Many say that these trees do not allow vegetation growth in the areas beneath them, because of certain chemicals they release from their roots, although I have never been 100% sure about this.
What do you think about them (+ve and -ve)?
I wish to hear some of your toughts, or actual facts about their effect on our ecosystems.
When I bought the new camera (mid Dec) I went to wied il-kbir, Qormi to try it out. I parked near a house at the valley which had a large Datura plant and took my first photos on it. The owner, an old man of about 65yrs, came to talk with me and spent some 45mins in our discussion.
He was a wise person full of experience, and he was telling me that he loved plants and trees (not as much as the feast of Saint George) and also told me that he planted those 5 or 6 eucalyptus in front of his house, opposite side of the valley.
I remember what one of our diploma in Agric lecturers said to us about the-ve effect of these trees on surrounding flora that Keith (co-student!) mentioned in the post. So I told him immediately that it was not a good idea because of this -ve thing.
He soon replied that this is quite a fallacy and invited me to go under the trees and seee with my eyes. Actually there where several herbaceous plants (Crucifers in particular) and also a conifer close to them that he claimed that he also planted. So in practice he was right.
Than I remember well that he added "look how beautiful trees they are, tall, evergreen, full of birds, and lots of shade in summer" He could also have added that they prevented soil erosion due to running water of this large valley.
I had no words of wisdom to reply back, and so I had to tell him that he is right!
So Keith, I have also my little skeptics about how bad these trees are in maltese environment. Afterall it is better to have an alien tree rather than none at all.
If you want to visit this place tell me.
I am sure that the other members have something to add.
I also have regularly encountered vegetation under these trees, and thats why I was suspisious.
I think that maybe the lack of vegetation in some cases is due to the huge span of the tree and the shade it creates, which in turn may not allow small plants to survive.
Secondly it is also true that they prevent or retard the growth of plants around them. This is because the dead, fallen leaves that fall on the ground slowly give off certain chemicals that interfere with the growth of other plants. It is this leaf litter rather than the plant itself that retards plant growth.This does not mean that absolutely nothing can grow under eucalyptus. After all some of the fast growing opportunist plants can grow on almost any type of terrain.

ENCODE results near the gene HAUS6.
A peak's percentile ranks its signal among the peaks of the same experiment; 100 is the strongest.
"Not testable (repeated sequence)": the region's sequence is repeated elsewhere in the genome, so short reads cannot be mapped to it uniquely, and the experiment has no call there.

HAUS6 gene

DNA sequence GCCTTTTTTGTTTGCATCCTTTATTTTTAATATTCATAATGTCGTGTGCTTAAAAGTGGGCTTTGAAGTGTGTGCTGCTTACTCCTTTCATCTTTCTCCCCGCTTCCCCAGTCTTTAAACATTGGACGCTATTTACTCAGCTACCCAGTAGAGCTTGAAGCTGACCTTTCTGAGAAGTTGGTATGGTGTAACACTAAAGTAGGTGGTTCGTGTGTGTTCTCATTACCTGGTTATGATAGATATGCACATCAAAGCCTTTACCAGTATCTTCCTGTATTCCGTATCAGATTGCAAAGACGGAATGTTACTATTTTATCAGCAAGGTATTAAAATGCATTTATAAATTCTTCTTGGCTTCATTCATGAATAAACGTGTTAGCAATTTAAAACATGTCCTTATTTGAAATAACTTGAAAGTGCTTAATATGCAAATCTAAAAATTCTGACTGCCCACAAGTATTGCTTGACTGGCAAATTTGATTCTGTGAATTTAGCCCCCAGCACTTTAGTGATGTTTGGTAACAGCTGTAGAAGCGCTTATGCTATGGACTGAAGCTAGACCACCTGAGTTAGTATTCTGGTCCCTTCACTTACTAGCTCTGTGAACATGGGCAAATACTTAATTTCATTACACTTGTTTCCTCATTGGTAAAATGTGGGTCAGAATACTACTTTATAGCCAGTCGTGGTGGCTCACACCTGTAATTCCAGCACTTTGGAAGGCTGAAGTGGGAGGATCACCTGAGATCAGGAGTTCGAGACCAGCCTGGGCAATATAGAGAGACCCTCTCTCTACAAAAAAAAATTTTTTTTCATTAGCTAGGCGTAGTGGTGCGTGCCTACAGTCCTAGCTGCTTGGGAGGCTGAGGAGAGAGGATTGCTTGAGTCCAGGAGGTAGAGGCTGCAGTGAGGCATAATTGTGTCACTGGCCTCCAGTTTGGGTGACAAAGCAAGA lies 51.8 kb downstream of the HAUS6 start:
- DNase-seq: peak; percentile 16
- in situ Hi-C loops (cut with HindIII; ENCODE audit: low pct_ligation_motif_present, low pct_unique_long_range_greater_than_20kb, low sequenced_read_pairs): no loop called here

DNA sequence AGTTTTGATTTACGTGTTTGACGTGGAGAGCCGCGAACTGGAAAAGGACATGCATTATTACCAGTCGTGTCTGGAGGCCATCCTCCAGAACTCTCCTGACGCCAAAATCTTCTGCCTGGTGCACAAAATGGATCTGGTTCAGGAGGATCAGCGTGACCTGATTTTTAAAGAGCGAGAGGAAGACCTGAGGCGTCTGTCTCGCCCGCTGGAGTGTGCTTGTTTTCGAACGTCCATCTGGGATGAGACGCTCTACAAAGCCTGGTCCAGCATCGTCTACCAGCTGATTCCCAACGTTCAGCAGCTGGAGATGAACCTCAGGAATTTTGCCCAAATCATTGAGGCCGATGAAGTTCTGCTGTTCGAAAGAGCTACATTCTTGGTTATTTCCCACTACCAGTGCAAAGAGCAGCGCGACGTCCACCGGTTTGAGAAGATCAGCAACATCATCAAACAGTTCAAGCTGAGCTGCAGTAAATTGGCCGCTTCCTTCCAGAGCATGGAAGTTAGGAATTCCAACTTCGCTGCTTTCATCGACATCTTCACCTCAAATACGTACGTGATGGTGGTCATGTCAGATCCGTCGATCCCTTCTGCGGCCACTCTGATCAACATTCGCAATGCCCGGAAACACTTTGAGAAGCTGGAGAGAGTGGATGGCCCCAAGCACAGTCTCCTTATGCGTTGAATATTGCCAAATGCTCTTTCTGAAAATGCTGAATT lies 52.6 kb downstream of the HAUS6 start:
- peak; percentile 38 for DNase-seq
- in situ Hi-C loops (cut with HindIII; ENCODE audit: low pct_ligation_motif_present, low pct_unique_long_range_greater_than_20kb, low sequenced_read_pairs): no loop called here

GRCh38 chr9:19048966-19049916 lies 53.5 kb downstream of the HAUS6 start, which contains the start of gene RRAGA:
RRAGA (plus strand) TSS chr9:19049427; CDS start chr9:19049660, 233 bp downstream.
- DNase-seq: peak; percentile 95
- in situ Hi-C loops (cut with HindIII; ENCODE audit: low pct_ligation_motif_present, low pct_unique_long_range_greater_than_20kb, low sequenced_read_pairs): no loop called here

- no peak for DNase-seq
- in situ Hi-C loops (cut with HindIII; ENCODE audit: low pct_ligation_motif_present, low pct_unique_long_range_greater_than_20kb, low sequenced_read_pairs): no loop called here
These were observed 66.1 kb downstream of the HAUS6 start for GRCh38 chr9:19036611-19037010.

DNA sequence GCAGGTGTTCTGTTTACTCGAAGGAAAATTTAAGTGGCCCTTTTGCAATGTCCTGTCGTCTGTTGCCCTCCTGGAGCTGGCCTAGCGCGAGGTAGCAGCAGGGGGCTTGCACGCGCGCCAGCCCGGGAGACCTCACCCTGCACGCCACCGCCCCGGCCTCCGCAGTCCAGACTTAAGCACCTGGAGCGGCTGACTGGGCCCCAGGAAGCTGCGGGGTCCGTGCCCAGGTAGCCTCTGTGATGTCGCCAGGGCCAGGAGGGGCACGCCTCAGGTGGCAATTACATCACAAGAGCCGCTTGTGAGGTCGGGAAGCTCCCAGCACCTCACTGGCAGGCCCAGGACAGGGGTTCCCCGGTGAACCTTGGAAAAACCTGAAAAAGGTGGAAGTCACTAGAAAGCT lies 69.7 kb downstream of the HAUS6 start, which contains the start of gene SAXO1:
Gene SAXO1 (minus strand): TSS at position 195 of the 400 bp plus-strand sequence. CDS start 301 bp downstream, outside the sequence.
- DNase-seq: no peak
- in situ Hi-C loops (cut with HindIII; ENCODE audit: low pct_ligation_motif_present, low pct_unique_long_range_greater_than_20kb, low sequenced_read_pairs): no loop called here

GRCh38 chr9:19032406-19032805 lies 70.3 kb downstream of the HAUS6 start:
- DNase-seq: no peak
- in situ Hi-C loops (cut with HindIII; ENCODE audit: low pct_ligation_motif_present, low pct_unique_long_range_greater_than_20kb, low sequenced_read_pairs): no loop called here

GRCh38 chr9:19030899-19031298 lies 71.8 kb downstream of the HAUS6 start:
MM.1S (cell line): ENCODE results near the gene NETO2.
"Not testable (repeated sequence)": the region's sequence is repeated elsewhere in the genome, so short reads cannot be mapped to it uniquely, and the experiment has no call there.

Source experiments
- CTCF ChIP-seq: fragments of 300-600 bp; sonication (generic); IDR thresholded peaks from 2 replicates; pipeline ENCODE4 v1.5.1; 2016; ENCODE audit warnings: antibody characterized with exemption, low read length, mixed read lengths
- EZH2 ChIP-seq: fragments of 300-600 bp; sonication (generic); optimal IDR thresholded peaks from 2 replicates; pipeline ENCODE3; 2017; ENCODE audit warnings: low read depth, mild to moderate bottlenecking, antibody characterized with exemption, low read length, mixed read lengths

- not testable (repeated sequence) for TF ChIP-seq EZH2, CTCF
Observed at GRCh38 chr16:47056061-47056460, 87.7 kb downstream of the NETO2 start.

This is one of the ways in which Eucalyptus trees minimise competition from other trees in their native habitats.
The point is that when we are planning to make new tree zones (forrests) we should not opt for Eucalyptus and other aliens but on the other hand I dont like to see authorities cutting down these large trees without replacing them with something else or put small teeny-weeny trees like olives that grows slowly and would not have the effect of a large tree as eucalyptus.
Conifers would be good but expensive.
Better a tree than none in our semi-desert land.
so 10x Robcar for giving me the correct answer.
I also agree with Stephen that these trees should not be cut down or burnt ( again suggestions from an expert,) but should be left to grow as they are.
The least that could be done to decrease Eucalyptus, is that the sowing of these trees outside should be banned by the authorities.
Instead Maltese indigenous trees should be sown.
The hunters asociation would have to promote this campaign I think, because they have planted 99% of the Eucalypts out there!
Notwithstanding, in Sicily i had the opportunity to see the roots of Euc. trees due to exposure by erosion, and they are impressive - easily 20 meters RADIUS from the tree, just under the surface. So it will also compete heavily for water.
In an island like malta where eucalyptus and pines are beingt planted even inside the last natural Tetraclinis forests you should be very choosy about what you plant. In a few decades you are going to have more than enough forests in Malta but by than it will be to late to correct most mistakes. A diverse garrigue might be just one or two feet tall but it takes a much longer period to develop than a forest.an olive tree might grow slower than some other species but some maltese olive forests house a great diversity of wild plants. (I will show you some next spring).
However I agree on Sdrako's point.
Forests is inversely proportional to biodiversity of herbaceaous plants especially the small ones.
Are you coming in Spring! Great... BTW I passed a good word at mepa for you